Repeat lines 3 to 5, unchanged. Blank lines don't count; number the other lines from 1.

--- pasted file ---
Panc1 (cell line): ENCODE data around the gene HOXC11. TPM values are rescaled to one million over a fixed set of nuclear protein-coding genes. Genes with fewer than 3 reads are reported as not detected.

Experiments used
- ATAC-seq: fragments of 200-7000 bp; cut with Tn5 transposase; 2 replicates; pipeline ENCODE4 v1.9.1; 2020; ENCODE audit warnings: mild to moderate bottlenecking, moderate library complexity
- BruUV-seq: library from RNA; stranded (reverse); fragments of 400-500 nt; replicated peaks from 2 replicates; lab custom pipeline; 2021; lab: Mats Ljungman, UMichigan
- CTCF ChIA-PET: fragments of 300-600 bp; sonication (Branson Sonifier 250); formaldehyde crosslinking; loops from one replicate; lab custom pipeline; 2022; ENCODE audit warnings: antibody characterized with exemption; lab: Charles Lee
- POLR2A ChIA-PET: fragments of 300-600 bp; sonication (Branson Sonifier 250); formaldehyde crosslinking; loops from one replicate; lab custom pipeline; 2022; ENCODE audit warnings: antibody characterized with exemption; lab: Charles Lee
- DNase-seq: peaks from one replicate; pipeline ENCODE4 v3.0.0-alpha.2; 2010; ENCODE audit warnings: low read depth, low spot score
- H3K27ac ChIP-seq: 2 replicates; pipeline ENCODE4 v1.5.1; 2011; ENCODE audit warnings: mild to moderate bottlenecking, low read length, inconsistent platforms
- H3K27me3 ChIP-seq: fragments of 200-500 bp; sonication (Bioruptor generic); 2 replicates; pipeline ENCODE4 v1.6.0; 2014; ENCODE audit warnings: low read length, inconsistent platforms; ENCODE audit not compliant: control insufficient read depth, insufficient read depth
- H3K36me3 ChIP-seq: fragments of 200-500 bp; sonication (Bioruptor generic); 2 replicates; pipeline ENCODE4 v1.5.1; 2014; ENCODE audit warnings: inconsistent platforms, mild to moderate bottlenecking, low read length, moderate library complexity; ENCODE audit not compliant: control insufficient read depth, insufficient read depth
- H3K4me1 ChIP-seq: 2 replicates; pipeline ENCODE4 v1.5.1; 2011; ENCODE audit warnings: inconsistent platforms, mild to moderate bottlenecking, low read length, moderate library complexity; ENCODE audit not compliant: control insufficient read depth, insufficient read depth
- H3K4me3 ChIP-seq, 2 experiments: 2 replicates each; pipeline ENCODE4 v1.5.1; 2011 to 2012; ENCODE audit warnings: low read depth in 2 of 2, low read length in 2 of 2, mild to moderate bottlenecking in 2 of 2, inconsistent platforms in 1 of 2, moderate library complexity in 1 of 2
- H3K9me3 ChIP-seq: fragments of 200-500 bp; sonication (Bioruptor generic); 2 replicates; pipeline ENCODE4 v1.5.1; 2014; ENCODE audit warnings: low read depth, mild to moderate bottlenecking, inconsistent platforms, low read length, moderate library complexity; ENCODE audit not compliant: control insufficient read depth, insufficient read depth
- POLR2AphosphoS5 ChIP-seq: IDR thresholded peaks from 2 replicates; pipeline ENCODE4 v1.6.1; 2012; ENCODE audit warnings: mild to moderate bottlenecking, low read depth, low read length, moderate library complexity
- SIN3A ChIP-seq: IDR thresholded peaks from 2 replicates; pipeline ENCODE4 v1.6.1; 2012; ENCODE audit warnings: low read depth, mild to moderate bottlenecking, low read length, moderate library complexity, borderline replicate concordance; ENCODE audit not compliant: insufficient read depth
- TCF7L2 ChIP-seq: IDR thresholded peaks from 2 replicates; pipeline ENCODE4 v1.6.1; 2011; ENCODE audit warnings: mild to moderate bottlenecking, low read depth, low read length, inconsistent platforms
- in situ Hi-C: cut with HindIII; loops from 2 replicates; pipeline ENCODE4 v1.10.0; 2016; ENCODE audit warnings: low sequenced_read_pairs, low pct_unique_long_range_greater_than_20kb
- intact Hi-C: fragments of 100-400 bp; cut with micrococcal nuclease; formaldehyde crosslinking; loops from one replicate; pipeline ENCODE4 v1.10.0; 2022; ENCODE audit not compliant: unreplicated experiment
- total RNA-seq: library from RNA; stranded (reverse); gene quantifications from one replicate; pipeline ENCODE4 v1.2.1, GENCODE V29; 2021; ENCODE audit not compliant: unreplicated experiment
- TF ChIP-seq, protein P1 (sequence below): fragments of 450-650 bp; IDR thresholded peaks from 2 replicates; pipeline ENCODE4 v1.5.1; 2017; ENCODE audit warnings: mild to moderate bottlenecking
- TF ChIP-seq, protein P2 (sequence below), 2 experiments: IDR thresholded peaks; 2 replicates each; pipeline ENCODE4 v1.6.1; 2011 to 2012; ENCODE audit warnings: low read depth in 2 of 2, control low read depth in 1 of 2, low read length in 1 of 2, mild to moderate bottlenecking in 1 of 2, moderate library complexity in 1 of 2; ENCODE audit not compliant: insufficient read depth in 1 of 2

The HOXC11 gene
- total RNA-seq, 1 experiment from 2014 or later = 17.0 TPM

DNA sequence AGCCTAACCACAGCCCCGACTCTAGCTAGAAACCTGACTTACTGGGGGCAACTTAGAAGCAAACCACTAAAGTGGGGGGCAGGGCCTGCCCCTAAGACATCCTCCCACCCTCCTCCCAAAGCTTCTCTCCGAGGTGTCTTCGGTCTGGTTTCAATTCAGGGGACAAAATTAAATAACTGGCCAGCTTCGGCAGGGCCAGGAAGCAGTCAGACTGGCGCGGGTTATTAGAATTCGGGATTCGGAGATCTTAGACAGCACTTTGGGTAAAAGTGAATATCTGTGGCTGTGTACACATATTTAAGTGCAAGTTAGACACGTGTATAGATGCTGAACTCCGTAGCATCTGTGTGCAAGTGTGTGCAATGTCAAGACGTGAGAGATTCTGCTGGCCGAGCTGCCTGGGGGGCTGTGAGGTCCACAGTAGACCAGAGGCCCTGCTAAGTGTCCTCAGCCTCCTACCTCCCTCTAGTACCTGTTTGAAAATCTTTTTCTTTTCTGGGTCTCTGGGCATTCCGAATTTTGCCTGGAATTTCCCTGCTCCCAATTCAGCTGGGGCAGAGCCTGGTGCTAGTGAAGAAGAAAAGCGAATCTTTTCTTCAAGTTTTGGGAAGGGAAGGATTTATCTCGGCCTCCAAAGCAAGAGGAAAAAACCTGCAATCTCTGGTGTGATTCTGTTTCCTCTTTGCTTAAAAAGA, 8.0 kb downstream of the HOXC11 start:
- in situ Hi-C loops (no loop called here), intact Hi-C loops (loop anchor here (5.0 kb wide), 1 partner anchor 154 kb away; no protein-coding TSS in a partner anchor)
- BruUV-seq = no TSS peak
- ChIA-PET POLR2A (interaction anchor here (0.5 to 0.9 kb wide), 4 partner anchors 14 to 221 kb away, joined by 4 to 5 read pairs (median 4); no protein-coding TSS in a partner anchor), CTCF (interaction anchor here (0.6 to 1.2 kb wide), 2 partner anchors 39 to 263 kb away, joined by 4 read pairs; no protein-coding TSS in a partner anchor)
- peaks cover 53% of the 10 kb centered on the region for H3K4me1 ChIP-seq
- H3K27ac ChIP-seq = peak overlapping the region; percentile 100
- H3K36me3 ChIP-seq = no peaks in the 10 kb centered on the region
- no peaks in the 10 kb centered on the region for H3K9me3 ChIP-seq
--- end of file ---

- ATAC-seq: fragments of 200-7000 bp; cut with Tn5 transposase; 2 replicates; pipeline ENCODE4 v1.9.1; 2020; ENCODE audit warnings: mild to moderate bottlenecking, moderate library complexity
- BruUV-seq: library from RNA; stranded (reverse); fragments of 400-500 nt; replicated peaks from 2 replicates; lab custom pipeline; 2021; lab: Mats Ljungman, UMichigan
- CTCF ChIA-PET: fragments of 300-600 bp; sonication (Branson Sonifier 250); formaldehyde crosslinking; loops from one replicate; lab custom pipeline; 2022; ENCODE audit warnings: antibody characterized with exemption; lab: Charles Lee